BASHING BILLIONAIRES is gaining popularity—especially among candidates to be America’s president. Elizabeth Warren wants to take up to 6% of their wealth in tax every year. Bernie Sanders says they “should not exist”. “Every billionaire is a policy failure,” goes a common left-wing slogan. In Britain’s election, too, the super-rich are under fire. Jeremy Corbyn, the leader of the Labour Party, says that a fair society would contain none. On October 31st he vowed to “go after” Britain’s plutocrats, singling out five individuals and bemoaning a “corrupt system”.
Left-wingers blasting inequality is nothing new. But the idea that vast personal fortunes are made possible only when government goes wrong is a more novel and serious idea. It is also misguided. Personal wealth is at best an unreliable signal of bad behaviour or failing policies. Often the reverse is true.
The left’s charge is based on a kernel of truth. When competition is fierce and fair, persistently high profits should be difficult to sustain. Yet on both sides of the Atlantic too many companies crank out bumper profits in concentrated markets. Some billionaires have thrived where competition has failed. Facebook and Google dominate online advertising; Warren Buffett likes firms with “moats” that keep rivals out. Meanwhile America’s political system is riddled with lobbyists cheerleading for incumbents. About a fifth of America’s billionaires made their money in industries in which government capture or market failure is commonplace (see article).
Yet many others operate in competitive markets. The retailers owned by Mike Ashley, one of Mr Corbyn’s targets, are known for low prices and ruthless competition (as well as questionable working conditions), not rent-seeking. For every Mark Zuckerberg, the boss of Facebook, there are several technology entrepreneurs with lots of rivals. Think of Anthony Wood, who created Roku, a video-streaming platform; or Tim Sweeney, co-founder of the firm behind “Fortnite”, a video game. Nobody can seriously accuse these innovators of having sewn up their markets or of depending on state favours. The same goes for sportsmen such as Michael Jordan or musicians like Jay-Z, billionaires both. Even hedge funds face ferocious competition for investors’ funds, which is why so many are throwing in the towel.
When capitalism functions well, competition whittles profits away for some but also produces them for others as entrepreneurs seize markets from sleepy incumbents. Their success will eventually set off another cycle of disruption, but in the meantime fortunes can be made. The founders of MySpace, a social-media website, got rich when they sold it to News Corp; Facebook subsequently ate its lunch. Blockbuster, a video-rental store, helped make Wayne Huizenga a billionaire; then Netflix arrived. This process creates vast benefits for society. According to estimates by William Nordhaus, an economist, between 1948 and 2001 innovators captured only 2% of the value they created. Perhaps that is why billionaires are tolerated even by countries with impeccable social-democratic credentials: Sweden and Norway have more billionaires per person than America does.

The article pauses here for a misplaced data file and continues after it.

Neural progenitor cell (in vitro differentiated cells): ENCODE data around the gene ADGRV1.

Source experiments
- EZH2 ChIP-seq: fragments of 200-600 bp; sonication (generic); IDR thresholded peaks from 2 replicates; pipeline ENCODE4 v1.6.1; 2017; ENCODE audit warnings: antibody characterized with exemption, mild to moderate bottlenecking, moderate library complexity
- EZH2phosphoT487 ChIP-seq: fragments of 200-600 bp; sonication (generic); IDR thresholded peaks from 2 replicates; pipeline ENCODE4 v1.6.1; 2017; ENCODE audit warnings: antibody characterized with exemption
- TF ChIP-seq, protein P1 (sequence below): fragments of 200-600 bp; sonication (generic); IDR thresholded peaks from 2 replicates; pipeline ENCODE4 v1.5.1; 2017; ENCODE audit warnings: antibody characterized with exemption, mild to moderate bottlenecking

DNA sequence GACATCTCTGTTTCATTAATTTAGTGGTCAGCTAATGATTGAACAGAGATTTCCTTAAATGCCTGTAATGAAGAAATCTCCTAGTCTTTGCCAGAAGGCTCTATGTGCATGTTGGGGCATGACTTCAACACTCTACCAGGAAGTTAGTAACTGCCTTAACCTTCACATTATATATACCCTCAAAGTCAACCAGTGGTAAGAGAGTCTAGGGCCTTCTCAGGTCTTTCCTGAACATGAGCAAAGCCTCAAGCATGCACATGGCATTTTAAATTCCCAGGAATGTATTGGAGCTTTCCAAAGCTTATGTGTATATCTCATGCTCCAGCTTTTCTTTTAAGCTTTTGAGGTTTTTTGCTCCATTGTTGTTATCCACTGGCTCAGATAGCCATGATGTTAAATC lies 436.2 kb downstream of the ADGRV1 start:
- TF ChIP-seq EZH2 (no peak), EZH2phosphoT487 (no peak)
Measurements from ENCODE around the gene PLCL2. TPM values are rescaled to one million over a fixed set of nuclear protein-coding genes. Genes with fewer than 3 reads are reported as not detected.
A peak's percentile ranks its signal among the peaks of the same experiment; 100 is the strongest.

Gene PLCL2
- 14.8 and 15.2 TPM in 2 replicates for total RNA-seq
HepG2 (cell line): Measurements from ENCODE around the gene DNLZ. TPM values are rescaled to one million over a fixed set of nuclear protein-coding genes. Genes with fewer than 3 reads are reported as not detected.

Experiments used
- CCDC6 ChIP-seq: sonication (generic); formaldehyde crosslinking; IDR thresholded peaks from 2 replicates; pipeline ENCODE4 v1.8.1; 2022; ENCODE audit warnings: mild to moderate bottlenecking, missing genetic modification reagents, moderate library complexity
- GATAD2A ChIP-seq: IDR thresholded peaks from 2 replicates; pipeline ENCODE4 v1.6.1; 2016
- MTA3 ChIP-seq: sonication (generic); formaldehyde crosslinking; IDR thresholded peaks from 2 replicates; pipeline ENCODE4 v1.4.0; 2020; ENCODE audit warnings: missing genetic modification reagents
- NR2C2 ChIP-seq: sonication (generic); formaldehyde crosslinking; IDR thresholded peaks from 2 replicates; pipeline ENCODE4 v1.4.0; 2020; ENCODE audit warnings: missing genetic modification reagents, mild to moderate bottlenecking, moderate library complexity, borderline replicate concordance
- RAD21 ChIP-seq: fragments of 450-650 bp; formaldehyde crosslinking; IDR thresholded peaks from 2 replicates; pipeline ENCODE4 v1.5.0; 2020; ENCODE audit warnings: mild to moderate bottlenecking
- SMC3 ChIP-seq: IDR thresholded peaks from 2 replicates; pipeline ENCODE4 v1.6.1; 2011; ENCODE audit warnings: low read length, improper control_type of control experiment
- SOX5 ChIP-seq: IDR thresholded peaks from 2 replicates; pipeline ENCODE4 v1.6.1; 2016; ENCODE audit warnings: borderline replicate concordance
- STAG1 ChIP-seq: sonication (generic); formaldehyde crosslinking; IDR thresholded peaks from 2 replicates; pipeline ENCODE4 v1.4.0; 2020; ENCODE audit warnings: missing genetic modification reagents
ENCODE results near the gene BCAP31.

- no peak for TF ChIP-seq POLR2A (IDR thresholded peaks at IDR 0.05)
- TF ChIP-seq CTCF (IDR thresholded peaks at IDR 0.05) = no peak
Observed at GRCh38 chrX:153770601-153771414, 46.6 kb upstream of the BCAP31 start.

Taxes should be levied progressively. But that does not justify limitless redistribution or punitive levies. Ms Warren’s proposed wealth tax has already doubled once during her campaign. Thomas Piketty, an economist behind many of the most-cited inequality statistics, wants a wealth tax of up to 90% on the richest billionaires. Such expropriation would surely chill incentives to innovate and to allocate capital efficiently. An economy with fewer entrepreneurs might have fewer billionaires but would ultimately be less dynamic, leaving everyone worse off.
Wealth is worrying when it becomes entrenched or shielded from disruptive forces. Where that decay has set in, governments should tackle it directly. Whatever Mr Corbyn says, Britain is hardly corrupt by global standards—bribery is rare, for example. But it does have a problem with inherited wealth, the source of one-fifth of billionaires’ fortunes. Higher inheritance taxes would be welcome there and in America, where it is too easy to pass wealth between the generations.
A broader agenda of attacking rents while maintaining dynamism would weaken excessive intellectual-property and copyright protections, which often last too long. (Selling Lucasfilm more than three decades after the first “Star Wars” film should not have netted George Lucas $4bn.) It would shake up antitrust enforcement to promote competition in old and new industries alike. Most important, it would fix America’s campaign-finance laws to rid its political system of corporate capture at both state and federal level.
Doing all this would achieve much more than an indiscriminate attack on the rich—and without the associated damage. By all means, correct policy failures. But billionaires are usually the wrong target.■